Chronic periprosthetic infection, also known as a persistent joint infection, occurs after a joint replacement surgery (such as a total hip or knee replacement) when bacteria or other microorganisms continue to infect the area around the implant. Symptoms may include pain, swelling, warmth, and redness in the joint, as well as fever, fatigue, and weight loss. Treatment options include antibiotics and, in some cases, revision surgery to remove the infected implant and replace it with a new one.
Chronic periprosthetic infection is a serious complication that can occur after joint replacement surgery. It is caused by bacteria or other microorganisms that infect the area around the implant, and can occur months or even years after the original surgery.
Symptoms of a chronic periprosthetic infection may include:
- Persistent pain and swelling in the affected joint
- Warmth and redness around the joint
- Decreased range of motion in the joint
- Fever, fatigue, and weight loss
- Drainage or pus from the joint
Diagnosis of a chronic periprosthetic infection may involve blood tests, imaging studies, and a sample of fluid or tissue taken from the joint.
Treatment options include:
- Antibiotics to clear the infection
- Repeat surgery to remove the infected implant and replace it with a new one
- sometimes both are done in a two-stage revision surgery
It’s important to note that chronic periprosthetic infections can be difficult to treat and may lead to significant morbidity and even failure of the implant. In some cases, it may not be possible to completely eliminate the infection, and the patient may require long-term antibiotic therapy to manage the infection.
Additionally, chronic periprosthetic infection can occur to people who have a compromised immune system, diabetes, or have an infection before the surgery.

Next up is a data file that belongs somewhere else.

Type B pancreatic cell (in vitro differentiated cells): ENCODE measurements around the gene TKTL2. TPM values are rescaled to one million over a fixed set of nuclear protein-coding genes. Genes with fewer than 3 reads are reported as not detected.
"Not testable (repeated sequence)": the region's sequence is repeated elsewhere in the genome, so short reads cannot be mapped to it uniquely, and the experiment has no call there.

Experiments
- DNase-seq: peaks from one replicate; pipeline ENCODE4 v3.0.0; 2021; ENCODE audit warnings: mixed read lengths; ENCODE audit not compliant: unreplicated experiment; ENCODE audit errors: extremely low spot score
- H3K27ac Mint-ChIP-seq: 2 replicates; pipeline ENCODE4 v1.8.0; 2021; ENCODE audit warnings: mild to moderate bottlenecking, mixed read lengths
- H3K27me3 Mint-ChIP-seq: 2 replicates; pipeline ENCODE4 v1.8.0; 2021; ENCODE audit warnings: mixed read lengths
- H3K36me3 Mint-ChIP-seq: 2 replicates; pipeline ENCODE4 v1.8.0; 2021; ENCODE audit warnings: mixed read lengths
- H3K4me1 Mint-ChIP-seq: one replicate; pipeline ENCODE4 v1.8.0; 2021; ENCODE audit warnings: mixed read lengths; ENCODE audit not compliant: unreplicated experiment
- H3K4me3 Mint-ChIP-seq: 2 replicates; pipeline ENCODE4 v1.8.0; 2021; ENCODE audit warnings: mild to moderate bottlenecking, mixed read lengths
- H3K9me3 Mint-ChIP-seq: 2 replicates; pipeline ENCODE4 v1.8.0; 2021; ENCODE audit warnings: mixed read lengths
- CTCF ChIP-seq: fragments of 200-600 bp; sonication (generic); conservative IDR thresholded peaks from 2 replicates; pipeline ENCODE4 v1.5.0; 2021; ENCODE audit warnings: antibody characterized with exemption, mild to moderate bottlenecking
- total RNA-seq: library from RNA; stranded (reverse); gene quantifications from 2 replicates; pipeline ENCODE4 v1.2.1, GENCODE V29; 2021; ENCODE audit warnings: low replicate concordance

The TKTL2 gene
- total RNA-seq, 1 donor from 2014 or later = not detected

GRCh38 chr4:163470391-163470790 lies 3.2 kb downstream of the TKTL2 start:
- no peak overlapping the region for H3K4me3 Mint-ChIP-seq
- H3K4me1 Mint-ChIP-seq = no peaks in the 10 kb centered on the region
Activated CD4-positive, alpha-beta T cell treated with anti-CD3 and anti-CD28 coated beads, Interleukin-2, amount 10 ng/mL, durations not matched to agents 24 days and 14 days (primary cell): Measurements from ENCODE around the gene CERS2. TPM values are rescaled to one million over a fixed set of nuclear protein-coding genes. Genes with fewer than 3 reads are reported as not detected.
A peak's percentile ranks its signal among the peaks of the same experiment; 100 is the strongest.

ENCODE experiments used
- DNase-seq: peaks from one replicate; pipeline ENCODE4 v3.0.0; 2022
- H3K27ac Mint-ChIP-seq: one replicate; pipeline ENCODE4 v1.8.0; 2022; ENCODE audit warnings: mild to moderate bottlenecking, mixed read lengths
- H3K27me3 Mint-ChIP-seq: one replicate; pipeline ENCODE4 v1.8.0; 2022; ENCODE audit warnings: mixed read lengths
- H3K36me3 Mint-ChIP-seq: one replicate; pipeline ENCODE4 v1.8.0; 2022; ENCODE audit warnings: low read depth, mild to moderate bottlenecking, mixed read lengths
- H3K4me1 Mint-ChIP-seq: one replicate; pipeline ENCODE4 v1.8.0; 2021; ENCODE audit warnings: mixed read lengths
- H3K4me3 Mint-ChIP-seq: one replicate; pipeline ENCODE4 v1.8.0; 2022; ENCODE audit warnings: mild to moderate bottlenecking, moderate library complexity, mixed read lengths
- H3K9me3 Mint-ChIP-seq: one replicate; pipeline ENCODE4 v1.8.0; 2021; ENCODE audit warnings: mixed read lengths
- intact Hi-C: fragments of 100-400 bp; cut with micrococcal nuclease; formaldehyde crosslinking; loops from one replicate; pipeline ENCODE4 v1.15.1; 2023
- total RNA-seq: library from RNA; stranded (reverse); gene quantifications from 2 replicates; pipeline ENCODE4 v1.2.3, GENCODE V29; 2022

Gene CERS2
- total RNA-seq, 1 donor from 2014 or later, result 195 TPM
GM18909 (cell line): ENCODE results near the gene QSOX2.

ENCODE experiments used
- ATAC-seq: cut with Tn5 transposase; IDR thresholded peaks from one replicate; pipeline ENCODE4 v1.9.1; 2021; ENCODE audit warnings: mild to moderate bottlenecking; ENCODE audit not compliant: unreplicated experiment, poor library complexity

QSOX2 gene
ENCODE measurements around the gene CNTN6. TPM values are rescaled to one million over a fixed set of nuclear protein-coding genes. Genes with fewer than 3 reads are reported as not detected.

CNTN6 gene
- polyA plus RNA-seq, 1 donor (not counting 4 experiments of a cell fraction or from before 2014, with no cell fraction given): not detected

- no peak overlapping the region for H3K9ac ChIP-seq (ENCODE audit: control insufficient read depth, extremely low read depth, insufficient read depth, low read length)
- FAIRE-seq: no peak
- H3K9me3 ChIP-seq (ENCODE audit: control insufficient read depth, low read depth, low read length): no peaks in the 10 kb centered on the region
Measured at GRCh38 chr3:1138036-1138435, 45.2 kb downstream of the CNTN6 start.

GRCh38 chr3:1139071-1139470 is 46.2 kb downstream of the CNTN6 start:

How to protect myself?
There are several steps you can take to reduce your risk of developing a chronic periprosthetic infection after joint replacement surgery:
- Maintain good hygiene: Practice good hand hygiene and keep the incision site clean and dry.
- Follow your surgeon’s instructions: Follow your surgeon’s instructions for post-surgery care, including taking antibiotics as prescribed and keeping your incision site clean.
- Follow a healthy lifestyle: Maintain a healthy diet and exercise regularly. This can help prevent obesity and other conditions that can increase your risk of infection.
- Avoid smoking and excessive alcohol consumption: These habits can slow down the healing process and increase your risk of infection.
- Avoid unnecessary exposure to infection: Avoid contact with people who are sick or who have infections, and avoid unnecessary travel.
- Keep your follow-up appointment with your surgeon and tell them if you have any symptoms of infection, such as pain, redness, swelling, or drainage from the incision site.
- Maintain good general health. If you have any underlying health condition such as diabetes, it is crucial to keep it well-managed before and after the surgery.
It’s important to note that even with these precautions, there is still a small risk of developing a chronic periprosthetic infection. However, by following these guidelines, you can reduce your risk and improve your chances of a successful outcome.